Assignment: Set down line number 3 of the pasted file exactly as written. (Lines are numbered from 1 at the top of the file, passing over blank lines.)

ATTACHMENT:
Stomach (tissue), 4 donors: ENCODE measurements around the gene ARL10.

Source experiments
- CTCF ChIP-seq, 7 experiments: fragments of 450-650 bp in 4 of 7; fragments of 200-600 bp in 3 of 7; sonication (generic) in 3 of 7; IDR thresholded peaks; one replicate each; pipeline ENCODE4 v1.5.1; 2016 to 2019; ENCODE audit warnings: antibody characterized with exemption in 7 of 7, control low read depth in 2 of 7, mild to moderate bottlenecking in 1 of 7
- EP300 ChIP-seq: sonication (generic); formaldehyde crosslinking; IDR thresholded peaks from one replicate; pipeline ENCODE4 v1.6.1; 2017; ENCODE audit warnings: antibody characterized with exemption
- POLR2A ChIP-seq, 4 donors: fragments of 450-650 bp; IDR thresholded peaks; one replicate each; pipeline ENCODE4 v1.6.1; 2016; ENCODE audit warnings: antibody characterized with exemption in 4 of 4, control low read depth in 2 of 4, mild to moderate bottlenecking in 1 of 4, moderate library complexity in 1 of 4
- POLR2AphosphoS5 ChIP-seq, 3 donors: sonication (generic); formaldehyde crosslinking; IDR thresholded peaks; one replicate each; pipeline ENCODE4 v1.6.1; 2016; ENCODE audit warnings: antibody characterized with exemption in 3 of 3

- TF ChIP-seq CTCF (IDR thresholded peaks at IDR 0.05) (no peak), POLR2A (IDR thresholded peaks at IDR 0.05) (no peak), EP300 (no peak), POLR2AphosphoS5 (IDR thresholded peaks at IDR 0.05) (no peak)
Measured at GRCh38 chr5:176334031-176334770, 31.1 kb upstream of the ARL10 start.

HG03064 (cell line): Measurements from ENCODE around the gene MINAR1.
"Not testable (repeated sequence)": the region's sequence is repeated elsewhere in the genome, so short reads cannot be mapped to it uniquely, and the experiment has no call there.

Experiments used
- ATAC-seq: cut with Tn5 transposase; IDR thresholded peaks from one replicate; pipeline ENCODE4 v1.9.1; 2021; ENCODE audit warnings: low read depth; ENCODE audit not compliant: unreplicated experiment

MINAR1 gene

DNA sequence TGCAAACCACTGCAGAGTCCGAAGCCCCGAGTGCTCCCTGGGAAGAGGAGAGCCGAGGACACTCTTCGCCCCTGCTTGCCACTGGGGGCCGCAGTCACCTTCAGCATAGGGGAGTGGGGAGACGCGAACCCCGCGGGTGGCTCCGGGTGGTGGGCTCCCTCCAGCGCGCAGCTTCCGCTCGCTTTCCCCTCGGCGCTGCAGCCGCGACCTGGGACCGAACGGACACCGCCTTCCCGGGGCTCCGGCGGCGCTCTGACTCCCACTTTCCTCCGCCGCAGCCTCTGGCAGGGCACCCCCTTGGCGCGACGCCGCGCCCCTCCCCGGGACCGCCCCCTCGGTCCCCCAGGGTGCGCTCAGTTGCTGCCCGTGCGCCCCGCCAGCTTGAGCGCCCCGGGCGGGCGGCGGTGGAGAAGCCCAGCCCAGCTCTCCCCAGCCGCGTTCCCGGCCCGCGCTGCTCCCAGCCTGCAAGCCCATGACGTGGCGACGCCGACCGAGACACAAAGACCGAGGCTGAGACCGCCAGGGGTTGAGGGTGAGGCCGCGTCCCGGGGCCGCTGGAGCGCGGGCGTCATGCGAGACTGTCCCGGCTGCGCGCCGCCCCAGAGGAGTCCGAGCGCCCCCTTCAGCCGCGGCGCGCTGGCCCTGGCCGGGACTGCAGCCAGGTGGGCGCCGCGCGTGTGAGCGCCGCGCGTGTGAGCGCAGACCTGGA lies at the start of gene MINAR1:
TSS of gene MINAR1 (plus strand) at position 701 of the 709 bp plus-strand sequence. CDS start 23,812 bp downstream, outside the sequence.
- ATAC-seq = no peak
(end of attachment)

- CTCF ChIP-seq, 7 experiments: fragments of 450-650 bp in 4 of 7; fragments of 200-600 bp in 3 of 7; sonication (generic) in 3 of 7; IDR thresholded peaks; one replicate each; pipeline ENCODE4 v1.5.1; 2016 to 2019; ENCODE audit warnings: antibody characterized with exemption in 7 of 7, control low read depth in 2 of 7, mild to moderate bottlenecking in 1 of 7